Throughout August a variety of articles caught our attention that offer insightful information about the fast evolving world of electric vehicles. 

It’s interesting to see how the sector continues to progress, particularly on the technological front, and how certain key stakeholders within the industry are fairing in their move towards achieving their net-zero ambitions. 

Innovation continues apace with Tesla, BMW, National Express, BP and the UK Government all taking positive steps throughout the month to advance and decarbonise the industry.

Tesla & BMW’s New Approach to Car Batteries Is About to Transform Electric Vehicles

Electric vehicle designers and engineers face an ongoing challenge to find a balance between increasing an electric vehicle’s battery size and its range simultaneously – a concept known as the ‘weight spiral’. Increasing the battery size has multiple knock-on effects that require consideration. 

Firstly, as the battery becomes bigger in order to provide greater driving ranges per charge it becomes heavier. The size of the brakes has to increase to compensate for this increased weight and because of the increased break size the car now needs bigger wheels. It’s a snowball effect that gathers greater momentum the denser and more powerful the battery is.

The complexity of this issue has required EV manufacturers to think outside of the metaphorical battery pack and find advanced ways to subsidise the relative relationship between battery weight and vehicle weight. 

Solutions to this will ultimately enable the vehicles to travel further distances on a single charge without compromise, which is the key aim. So far EV manufacturers have developed solutions such as ‘cell-to-pack’, ‘cell-to-body’ and ‘cell-to-chassis’ batteries.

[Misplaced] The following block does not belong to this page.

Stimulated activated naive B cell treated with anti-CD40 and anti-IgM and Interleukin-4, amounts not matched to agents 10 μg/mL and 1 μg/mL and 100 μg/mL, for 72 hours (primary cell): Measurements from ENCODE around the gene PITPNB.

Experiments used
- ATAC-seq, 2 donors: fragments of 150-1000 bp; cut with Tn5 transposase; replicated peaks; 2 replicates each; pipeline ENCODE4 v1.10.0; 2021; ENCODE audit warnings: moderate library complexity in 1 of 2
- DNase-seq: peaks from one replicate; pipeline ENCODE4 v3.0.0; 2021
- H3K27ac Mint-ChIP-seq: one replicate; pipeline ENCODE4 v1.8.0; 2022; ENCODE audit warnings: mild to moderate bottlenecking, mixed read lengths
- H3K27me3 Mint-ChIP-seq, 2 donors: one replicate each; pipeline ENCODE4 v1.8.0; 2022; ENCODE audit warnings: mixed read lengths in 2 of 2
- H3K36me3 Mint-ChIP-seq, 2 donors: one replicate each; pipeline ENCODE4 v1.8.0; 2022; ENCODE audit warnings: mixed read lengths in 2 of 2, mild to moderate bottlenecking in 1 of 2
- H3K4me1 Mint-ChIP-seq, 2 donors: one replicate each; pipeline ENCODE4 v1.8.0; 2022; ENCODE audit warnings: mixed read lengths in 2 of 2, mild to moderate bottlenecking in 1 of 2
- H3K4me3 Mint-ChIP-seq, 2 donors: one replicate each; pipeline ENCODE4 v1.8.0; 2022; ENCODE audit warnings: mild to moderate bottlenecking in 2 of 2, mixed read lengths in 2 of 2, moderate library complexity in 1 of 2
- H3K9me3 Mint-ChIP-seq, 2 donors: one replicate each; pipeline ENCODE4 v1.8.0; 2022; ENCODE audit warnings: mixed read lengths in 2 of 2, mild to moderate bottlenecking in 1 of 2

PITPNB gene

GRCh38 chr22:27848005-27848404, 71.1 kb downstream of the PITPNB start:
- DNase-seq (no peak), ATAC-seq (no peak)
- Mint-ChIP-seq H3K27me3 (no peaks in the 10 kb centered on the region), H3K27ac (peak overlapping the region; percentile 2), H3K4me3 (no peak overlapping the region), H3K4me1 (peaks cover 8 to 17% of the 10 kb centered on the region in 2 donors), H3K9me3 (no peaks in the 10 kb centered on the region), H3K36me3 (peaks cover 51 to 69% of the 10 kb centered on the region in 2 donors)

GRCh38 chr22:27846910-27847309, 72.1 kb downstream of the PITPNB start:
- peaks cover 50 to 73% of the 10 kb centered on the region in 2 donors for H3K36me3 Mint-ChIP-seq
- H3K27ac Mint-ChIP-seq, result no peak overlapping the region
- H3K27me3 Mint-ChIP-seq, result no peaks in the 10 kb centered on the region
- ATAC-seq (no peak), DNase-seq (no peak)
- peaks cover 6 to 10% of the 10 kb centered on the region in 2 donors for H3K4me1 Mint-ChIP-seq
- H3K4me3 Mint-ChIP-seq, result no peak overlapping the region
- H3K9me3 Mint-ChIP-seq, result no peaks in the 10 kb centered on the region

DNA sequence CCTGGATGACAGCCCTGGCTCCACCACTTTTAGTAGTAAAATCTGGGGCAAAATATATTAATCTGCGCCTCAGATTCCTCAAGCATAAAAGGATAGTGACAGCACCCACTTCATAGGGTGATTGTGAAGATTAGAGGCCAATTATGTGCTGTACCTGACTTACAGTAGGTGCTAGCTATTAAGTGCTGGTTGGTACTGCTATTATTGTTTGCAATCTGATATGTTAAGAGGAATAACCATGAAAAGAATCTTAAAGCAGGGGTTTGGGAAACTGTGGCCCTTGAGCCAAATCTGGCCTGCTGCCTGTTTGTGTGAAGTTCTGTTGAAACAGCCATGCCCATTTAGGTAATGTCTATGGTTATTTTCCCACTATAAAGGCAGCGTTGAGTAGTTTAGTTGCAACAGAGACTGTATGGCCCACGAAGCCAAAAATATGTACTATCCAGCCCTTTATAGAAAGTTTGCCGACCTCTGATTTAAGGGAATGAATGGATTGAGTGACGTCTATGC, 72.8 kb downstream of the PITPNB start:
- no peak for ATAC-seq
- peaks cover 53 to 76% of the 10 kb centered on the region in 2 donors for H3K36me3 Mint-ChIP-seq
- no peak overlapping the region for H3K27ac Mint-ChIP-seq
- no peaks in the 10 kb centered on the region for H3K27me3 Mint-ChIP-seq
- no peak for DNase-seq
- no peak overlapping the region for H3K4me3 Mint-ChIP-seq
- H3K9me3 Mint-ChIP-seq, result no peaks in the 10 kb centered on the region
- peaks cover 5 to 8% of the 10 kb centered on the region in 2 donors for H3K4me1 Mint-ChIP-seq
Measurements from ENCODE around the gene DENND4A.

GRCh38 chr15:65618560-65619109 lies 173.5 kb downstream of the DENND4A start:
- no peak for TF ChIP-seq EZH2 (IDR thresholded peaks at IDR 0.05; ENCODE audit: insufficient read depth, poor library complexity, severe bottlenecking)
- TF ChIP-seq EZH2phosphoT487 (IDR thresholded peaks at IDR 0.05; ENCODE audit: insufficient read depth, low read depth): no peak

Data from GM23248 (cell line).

Tesla has been working on a cell-to-body battery construction which integrates the battery into the vehicle’s structure so that it serves a dual purpose – acting as the vehicle’s engine as well as its structural skeleton, thus providing power and support simultaneously. Tesla calls this next-gen battery design the ‘Structural Battery Pack’ which was revealed at their ‘Battery Day’ event in September 2020.

Tesla Cell-to-body diagram

Graphic taken from Tesla’s Battery Day Stream


The graphic above puts the cell-to-body concept into clearer perspective. Think of a plane which has fuel tanks which are multi-purpose – functioning as both the engine and as the wings as opposed to being located within the confines of a traditional battery module. 

Tesla has applied a similar principle to its starship (rocket) design, where the body itself is part of the fuel tank. This effectively uses the vehicle’s structure (specifically the underbody) as a battery, cancelling out the weight of the cell casing and turning it from dead weight into something valuable to the structure of the vehicle. 

Moreover, the cell-to-body integration saves hundreds of parts according to Tesla, which decreases the vehicle weight by around 10%, further increasing the range of the vehicle’s battery whilst creating extra room in the vehicle since the batteries’ bulk has been redistributed in a streamlined fashion.